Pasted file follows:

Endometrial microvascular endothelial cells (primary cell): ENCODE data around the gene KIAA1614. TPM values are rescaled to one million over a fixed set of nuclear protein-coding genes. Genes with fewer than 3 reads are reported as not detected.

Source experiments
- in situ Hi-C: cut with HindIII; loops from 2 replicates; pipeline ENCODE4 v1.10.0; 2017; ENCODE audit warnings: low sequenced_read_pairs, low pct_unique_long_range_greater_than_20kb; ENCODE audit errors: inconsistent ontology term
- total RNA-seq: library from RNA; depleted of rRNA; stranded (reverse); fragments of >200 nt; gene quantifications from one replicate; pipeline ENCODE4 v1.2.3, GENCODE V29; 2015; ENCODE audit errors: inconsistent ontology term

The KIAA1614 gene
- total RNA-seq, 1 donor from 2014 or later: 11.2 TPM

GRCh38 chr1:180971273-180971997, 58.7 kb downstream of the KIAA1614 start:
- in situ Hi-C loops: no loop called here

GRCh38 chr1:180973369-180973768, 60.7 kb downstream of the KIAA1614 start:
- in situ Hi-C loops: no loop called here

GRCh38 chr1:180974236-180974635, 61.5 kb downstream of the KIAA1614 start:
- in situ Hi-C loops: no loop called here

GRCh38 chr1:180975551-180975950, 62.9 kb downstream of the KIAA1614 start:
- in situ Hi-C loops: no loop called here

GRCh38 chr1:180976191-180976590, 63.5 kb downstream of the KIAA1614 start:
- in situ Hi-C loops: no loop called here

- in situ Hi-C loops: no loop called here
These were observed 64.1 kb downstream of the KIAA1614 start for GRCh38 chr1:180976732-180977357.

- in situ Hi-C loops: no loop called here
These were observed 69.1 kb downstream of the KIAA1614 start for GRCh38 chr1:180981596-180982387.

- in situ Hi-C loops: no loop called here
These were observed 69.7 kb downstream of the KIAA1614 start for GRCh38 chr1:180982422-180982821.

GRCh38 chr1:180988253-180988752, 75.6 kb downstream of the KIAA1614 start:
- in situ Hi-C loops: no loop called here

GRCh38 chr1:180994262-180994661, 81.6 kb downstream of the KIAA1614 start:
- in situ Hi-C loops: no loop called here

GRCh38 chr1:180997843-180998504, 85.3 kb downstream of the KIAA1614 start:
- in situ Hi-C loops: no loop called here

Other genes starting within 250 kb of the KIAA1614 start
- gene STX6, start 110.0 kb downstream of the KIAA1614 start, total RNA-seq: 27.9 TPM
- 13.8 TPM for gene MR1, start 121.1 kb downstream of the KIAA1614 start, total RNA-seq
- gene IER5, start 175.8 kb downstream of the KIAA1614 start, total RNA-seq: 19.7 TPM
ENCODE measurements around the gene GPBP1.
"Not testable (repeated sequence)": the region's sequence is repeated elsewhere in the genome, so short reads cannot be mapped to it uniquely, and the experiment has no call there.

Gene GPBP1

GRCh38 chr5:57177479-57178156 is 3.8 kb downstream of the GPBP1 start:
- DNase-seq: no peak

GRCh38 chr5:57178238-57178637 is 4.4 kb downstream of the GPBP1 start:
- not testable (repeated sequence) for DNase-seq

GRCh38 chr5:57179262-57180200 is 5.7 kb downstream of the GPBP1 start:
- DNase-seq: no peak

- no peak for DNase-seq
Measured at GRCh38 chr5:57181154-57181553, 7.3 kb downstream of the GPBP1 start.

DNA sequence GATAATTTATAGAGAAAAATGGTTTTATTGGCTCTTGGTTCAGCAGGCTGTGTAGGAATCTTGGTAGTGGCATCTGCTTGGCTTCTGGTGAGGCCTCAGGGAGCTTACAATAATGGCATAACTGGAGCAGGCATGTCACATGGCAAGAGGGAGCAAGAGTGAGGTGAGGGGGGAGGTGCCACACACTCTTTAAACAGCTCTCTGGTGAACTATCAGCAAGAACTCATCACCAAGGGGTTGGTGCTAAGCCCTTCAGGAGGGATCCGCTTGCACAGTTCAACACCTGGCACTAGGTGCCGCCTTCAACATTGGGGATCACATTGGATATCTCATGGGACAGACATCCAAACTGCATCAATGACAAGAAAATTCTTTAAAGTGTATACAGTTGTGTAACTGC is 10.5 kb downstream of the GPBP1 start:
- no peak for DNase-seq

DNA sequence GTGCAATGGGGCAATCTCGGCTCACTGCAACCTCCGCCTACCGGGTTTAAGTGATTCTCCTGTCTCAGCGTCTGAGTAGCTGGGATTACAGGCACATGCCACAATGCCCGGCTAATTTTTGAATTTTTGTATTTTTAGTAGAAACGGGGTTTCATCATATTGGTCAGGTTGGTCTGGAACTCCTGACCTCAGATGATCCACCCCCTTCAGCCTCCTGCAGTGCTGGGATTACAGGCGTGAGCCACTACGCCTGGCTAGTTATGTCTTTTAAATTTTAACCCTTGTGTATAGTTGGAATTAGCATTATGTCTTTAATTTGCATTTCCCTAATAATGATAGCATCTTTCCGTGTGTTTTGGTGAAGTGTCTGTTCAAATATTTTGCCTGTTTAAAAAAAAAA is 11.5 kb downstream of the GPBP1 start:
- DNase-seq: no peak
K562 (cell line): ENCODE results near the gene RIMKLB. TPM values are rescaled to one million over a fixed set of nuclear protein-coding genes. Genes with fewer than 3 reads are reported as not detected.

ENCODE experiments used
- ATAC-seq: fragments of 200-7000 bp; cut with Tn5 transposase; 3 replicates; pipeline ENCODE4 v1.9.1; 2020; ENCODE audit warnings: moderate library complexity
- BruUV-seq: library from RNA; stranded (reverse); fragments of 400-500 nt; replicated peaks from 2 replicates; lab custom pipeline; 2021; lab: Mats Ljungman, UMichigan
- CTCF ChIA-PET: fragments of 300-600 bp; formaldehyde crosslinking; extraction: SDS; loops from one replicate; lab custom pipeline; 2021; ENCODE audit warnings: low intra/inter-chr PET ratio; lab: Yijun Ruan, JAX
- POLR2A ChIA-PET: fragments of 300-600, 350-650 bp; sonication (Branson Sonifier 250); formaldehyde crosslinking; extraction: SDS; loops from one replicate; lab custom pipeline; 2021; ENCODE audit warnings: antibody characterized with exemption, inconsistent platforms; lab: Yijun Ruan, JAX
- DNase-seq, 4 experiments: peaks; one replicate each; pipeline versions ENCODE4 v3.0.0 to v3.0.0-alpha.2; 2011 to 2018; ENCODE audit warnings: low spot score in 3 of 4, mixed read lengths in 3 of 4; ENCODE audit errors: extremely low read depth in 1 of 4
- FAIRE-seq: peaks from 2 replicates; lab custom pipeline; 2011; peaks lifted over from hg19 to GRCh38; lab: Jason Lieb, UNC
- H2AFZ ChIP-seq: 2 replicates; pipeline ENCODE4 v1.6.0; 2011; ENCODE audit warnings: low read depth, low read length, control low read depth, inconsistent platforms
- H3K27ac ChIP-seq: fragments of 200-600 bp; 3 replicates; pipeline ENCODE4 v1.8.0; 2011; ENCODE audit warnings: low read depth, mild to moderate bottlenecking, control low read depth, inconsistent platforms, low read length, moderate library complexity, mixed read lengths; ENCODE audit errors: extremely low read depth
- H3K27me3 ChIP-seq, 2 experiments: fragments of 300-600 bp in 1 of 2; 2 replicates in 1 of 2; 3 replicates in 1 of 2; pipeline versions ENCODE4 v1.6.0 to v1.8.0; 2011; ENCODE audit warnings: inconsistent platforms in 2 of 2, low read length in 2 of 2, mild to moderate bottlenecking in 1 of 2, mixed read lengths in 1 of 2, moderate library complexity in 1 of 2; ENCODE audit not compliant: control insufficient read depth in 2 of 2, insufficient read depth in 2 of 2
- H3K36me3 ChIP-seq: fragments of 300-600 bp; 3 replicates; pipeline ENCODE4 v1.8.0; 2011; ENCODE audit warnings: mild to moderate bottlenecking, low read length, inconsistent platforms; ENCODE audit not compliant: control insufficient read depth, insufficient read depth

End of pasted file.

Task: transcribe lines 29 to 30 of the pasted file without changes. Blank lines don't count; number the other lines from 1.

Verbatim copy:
Other genes starting within 250 kb of the KIAA1614 start
- gene STX6, start 110.0 kb downstream of the KIAA1614 start, total RNA-seq: 27.9 TPM